In relation with the tone of Fish's essay, his voice has a unifying quality. Fish's voice is not authoritarian because the intended readers of his essay, being other academics, are in some sense his equal. So Fish does not take an elitist stance or portray an air of sovereignty in reference to himself. This approach in terms of voice is successful in this type of argument because it is critical that Fish does not alienate his readers, but encourage them to agree with his perspective.

Fish appeals to the rational minds of his readers continually throughout the essay. For instance in paragraph 5 Fish makes an argument drawing comparison between academic approaches and partisan agendas. The paragraph is basically about the political manipulation academia for whatever means. There are numerous examples of these types of paragraphs in Fish's essay. These moments of comprehensive evaluation of the issue give the essay “beef.” That is, these reflective arguments make the essay have a more significant discussion.

In any argument, it is crucial that the author have significant evidence that demonstrates the validity of their claims. In Fish's essay the evidence for his claims are grounded in his own particular experience. As quoted above, Fish lists some significant credentials that give a foundation to his claims. It would not be possible for Fish to make an argument on the behalf of academia if were not in some significant way associated with that segment of society. Because Fish is so successful in academia, that demonstrates an understanding and credibility in relation to the field giving his opinion substance.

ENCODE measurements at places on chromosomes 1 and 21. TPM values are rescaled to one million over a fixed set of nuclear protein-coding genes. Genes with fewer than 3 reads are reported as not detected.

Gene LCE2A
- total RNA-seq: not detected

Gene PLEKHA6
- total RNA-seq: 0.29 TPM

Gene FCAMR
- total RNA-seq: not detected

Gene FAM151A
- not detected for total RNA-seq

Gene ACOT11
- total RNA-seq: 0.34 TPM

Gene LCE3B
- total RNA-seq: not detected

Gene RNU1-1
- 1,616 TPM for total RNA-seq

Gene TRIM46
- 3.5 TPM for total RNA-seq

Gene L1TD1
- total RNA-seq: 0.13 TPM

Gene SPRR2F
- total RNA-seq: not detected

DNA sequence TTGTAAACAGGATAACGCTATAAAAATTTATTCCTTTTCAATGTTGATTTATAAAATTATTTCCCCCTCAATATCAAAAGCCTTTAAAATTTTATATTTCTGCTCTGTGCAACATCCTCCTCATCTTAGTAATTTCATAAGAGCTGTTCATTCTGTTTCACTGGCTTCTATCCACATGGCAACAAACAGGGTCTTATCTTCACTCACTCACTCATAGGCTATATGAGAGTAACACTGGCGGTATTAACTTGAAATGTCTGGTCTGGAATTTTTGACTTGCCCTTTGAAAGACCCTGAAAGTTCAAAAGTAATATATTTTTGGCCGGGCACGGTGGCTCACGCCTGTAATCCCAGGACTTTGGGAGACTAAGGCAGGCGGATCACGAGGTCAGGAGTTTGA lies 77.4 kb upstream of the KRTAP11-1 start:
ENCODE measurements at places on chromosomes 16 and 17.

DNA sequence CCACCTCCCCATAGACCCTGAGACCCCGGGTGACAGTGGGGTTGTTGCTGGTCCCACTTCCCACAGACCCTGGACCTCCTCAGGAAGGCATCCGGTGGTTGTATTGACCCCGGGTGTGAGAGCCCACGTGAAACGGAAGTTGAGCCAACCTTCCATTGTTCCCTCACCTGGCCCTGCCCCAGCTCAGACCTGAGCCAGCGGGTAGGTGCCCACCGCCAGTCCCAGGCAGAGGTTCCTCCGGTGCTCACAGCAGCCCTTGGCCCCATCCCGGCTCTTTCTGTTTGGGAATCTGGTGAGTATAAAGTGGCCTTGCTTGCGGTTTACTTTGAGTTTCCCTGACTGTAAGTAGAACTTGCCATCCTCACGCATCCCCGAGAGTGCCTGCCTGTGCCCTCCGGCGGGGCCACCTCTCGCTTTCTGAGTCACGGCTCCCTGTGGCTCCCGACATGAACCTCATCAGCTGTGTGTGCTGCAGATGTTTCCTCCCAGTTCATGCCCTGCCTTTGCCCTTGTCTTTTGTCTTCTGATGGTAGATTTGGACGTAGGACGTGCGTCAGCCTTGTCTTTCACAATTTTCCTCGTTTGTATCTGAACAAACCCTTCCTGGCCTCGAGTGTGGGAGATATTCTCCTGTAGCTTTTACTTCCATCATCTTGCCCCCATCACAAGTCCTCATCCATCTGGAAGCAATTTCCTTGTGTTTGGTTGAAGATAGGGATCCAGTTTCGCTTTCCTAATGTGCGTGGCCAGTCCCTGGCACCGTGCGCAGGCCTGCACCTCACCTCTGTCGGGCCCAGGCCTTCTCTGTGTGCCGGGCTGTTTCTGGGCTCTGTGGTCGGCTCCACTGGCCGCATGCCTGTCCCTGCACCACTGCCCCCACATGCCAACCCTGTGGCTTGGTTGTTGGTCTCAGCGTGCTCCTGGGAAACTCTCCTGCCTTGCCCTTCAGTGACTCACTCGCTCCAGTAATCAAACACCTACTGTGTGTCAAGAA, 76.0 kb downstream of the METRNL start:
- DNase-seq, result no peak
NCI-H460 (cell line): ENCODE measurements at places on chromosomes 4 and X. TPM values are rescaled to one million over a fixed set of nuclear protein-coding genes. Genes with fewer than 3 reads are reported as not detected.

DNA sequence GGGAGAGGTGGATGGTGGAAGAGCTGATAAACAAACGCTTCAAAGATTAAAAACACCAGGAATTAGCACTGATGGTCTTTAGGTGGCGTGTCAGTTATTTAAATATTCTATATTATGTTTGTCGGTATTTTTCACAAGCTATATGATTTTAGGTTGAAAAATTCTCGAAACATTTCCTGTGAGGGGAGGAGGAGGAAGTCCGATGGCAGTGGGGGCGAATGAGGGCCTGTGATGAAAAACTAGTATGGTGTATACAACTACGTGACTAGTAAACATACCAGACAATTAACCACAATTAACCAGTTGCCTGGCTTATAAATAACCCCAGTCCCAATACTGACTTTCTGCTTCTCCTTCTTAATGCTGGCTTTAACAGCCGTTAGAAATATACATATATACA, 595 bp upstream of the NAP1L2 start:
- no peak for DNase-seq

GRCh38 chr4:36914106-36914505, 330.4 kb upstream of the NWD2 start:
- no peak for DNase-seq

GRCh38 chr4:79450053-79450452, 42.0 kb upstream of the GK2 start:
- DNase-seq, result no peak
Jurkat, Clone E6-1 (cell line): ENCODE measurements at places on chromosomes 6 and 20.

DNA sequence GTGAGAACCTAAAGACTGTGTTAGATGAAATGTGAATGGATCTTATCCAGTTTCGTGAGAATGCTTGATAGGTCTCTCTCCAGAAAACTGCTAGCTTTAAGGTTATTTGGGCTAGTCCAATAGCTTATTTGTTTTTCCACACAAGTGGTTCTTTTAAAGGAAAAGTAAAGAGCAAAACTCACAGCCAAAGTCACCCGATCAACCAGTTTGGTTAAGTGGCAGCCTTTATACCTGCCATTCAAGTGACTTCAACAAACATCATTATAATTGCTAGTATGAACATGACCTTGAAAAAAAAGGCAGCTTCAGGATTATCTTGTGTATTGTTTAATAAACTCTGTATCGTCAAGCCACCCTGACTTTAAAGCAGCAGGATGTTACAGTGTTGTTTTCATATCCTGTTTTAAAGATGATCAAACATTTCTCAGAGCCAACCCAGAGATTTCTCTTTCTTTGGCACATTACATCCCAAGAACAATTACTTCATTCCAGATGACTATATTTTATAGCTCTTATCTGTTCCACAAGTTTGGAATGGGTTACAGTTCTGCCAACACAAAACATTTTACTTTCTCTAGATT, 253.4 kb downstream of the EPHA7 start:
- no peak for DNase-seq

In terms of bias, Fish clearly has an association with the elitism of higher education. So because Fish is a successful academic, who is writing an essay concerning academia a number of assumptions can be made. The first assumption that could be made about Fish is that he is concerned with longevity for higher education. More specifically, he is going to be concerned with keeping higher education as something that must be invested in and cherished. Another assumption that can be made about Fish is that he has a particular political ideology that subscribes to. One can draw this assumption from the political terminology that is used in his essay and his positive emphasis on particular elements. Furthermore, his political identification is not entirely communicated, but it is most definitely there.

The strengths of Fish's essay center around the style of the language, the choice of language, and the evidential material that bolster his credibility. In terms of the style of language, again, the conversational tone of the essay is particularly approachable for the reader. The conversational tone sets a stage that unifies the reader with the writer. The choice of language is a bit different from style, because Fish uses language that bolsters his argument. For instance, the use of terms like “partisan” and “political action” remind the reader of the baseline of Fish's argument, that no particular constituency should dictate how an academic does their job. In terms of evidence, Fish's essay is strengthened by again, the reference to the political figure, Marx, and the political language of the essay. Also, Fish's credentials really give him the room to make all of his claims because of his success in the existing system.